Last week, our Wellness column discussed the factors that help to determine what constitutes a healthy heart rate. Today we’ll take a closer look at blood pressure numbers. If you’re like many people, you have no idea what constitutes a good or bad result when your doctor or nurse tells you your score. So let’s demystify that.
For starters, your blood pressure is expressed as two numbers. The first number reflects your systolic blood pressure — it indicates how much pressure your blood applies when it is pushing against your artery walls during each heart beat. The second number is your diastolic blood pressure. This reflects how much pressure is being exerted at rest, between heart beats.
Your “number” will be expressed as your systolic number, over your diastolic number. For example, “120 over 80” is considered to be in the normal blood pressure range. Usually, your health care provider will focus first on the top number, especially if you are age 50 or older. As arteries harden, plaque builds up and cardiac and vascular diseases are more common, your heart applies more pressure with each beat.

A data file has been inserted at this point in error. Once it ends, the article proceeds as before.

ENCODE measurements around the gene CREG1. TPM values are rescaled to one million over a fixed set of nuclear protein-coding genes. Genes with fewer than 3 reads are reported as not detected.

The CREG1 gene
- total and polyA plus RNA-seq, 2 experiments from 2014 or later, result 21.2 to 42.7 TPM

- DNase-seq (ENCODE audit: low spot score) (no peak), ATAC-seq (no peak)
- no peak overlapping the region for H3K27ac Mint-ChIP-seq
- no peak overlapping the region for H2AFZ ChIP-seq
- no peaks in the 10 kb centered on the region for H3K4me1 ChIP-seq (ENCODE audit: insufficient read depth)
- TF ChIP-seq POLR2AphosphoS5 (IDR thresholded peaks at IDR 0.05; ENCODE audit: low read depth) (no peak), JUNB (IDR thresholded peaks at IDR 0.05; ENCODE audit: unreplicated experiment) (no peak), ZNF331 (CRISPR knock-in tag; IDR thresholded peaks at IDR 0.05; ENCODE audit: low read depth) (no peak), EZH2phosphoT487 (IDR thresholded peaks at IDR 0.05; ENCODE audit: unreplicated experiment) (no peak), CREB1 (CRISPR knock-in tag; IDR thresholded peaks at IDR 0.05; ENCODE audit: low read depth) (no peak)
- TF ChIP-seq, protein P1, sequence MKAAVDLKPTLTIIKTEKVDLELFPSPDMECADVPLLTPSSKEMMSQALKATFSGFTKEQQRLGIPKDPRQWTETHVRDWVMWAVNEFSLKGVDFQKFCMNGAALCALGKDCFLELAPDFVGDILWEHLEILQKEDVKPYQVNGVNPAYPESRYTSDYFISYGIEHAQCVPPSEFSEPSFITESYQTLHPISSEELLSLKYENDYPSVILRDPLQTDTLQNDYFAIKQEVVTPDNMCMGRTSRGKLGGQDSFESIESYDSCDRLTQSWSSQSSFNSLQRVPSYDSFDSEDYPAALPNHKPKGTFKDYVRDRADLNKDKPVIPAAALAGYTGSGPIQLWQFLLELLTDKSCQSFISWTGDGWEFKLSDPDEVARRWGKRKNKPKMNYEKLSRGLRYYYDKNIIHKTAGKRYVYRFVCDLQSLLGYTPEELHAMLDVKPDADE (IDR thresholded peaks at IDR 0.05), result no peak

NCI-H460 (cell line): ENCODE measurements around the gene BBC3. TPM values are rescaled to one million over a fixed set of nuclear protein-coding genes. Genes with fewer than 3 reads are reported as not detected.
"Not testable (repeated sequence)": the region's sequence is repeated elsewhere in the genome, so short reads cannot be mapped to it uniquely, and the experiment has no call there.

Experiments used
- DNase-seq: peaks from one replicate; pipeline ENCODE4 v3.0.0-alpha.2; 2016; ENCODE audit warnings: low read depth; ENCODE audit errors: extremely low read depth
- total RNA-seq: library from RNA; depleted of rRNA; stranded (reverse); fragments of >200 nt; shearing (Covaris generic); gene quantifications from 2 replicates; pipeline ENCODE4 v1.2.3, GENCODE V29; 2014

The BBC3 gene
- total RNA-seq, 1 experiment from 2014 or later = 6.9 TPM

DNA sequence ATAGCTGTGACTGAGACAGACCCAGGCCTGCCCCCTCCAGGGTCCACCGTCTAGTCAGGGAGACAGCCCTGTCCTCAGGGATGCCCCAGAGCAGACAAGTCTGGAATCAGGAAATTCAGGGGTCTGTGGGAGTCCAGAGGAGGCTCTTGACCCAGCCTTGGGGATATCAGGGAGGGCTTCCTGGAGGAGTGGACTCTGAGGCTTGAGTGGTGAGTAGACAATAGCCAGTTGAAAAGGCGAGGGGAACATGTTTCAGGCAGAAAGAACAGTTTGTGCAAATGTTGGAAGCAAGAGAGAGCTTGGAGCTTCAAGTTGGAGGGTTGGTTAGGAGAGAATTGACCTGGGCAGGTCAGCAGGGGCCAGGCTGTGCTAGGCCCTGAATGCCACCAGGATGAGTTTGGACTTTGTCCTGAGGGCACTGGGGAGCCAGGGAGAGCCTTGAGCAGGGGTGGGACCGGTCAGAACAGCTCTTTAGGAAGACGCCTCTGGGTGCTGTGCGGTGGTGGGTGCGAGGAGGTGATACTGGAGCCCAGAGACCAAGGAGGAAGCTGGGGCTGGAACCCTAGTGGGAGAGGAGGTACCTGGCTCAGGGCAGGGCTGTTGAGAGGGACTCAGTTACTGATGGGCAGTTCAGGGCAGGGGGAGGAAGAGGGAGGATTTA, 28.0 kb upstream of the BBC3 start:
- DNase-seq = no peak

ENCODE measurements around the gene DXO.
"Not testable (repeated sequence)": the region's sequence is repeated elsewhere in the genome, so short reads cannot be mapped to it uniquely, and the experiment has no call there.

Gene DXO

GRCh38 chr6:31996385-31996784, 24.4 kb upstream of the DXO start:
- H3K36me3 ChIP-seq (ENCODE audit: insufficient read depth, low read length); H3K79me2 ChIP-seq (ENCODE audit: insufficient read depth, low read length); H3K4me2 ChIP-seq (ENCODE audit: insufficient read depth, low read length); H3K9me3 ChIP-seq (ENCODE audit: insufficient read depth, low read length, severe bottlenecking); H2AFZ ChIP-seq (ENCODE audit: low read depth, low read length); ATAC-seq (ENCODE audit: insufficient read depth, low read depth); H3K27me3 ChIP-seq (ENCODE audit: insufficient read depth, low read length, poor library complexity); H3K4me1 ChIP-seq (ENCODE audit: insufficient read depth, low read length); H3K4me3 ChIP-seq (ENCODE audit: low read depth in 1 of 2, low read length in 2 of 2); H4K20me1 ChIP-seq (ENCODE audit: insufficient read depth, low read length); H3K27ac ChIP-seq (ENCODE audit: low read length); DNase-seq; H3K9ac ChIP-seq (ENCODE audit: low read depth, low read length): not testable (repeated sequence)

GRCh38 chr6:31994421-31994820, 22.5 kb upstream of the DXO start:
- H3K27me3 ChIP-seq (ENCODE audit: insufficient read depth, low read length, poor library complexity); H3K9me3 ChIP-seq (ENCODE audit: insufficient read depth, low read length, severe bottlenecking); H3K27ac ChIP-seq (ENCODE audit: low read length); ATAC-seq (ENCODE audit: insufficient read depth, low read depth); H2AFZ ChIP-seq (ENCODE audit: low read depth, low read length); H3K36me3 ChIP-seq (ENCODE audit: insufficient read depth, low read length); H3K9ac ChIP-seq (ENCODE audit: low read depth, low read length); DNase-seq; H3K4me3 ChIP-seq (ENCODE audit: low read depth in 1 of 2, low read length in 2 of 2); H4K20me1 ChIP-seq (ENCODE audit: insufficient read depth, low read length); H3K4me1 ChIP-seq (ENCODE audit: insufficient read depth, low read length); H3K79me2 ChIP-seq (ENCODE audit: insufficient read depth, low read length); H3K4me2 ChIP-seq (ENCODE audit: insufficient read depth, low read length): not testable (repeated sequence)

However, any elevated number is cause for closer assessment. High blood pressure can be a precursor to heart attacks, heart failures, strokes, kidney disease and impaired vision. Your health care provider will want to work with you on a plan, usually involving some combination of diet, physical activity and medication, to lower your blood pressure.
This chart from the American Heart Association website indicates the various classifications of blood pressure readings.
To learn more about blood pressure, and steps you can take to improve yours, visit this section of the American Heart Association website.